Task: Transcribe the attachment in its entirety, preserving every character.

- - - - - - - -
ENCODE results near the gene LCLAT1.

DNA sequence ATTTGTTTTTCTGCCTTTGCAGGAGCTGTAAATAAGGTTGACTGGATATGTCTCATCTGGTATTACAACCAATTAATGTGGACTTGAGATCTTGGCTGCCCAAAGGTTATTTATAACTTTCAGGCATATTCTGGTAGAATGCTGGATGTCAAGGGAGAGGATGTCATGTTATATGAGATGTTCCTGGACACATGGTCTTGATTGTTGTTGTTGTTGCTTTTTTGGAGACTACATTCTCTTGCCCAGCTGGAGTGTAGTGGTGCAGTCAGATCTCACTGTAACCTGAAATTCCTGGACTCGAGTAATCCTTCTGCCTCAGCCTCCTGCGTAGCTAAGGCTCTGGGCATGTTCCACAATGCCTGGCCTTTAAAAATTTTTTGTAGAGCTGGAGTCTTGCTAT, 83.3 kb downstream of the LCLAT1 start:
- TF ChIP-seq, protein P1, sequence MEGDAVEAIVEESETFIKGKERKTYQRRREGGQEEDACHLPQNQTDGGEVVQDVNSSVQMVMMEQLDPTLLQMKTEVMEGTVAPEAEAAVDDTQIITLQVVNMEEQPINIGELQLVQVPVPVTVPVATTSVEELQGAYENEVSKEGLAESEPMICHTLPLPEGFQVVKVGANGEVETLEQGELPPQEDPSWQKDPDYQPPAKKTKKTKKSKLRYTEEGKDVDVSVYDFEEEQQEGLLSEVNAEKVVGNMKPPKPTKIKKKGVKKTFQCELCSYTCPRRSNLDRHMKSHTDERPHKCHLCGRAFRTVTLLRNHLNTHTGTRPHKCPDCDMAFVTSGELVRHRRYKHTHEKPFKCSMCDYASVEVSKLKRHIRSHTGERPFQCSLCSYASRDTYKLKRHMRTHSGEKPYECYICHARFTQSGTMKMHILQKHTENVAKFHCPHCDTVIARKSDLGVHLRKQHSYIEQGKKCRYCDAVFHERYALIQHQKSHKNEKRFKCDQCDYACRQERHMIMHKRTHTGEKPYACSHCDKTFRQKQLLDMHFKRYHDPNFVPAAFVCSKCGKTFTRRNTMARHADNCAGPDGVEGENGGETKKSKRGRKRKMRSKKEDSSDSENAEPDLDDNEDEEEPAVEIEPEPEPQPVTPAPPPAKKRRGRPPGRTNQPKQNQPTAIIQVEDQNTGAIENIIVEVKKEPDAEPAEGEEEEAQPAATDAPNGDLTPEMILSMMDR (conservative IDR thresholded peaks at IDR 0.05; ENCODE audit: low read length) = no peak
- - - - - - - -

ENCODE results near the gene LCLAT1.

DNA sequence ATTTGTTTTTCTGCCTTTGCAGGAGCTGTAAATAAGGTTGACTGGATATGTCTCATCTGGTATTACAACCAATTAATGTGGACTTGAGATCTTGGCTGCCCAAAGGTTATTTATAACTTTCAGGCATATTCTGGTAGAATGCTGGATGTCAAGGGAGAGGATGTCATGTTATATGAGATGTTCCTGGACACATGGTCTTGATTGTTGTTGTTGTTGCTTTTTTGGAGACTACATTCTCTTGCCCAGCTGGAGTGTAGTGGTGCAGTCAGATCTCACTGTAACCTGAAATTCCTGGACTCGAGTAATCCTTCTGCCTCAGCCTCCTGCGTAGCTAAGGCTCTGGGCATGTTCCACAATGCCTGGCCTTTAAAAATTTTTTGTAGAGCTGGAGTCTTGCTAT, 83.3 kb downstream of the LCLAT1 start:
- TF ChIP-seq, protein P1, sequence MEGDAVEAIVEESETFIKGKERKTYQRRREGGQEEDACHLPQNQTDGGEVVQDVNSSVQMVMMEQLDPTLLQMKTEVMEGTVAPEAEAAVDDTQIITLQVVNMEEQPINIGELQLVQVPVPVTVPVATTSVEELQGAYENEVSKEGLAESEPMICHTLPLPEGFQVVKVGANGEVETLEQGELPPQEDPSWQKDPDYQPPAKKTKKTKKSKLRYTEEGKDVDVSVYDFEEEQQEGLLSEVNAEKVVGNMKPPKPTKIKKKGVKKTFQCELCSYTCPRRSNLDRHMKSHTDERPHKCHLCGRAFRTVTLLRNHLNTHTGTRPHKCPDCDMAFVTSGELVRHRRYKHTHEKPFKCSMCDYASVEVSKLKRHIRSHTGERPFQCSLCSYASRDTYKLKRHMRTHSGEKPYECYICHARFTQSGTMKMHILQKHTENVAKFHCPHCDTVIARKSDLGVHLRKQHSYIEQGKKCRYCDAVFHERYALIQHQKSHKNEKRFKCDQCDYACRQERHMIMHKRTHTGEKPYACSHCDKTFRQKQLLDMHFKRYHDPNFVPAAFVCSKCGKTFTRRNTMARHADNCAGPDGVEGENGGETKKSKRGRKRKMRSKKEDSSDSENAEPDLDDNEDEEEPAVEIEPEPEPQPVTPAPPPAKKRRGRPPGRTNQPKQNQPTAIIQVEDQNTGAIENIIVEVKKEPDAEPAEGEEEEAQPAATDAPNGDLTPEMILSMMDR (conservative IDR thresholded peaks at IDR 0.05; ENCODE audit: low read length) = no peak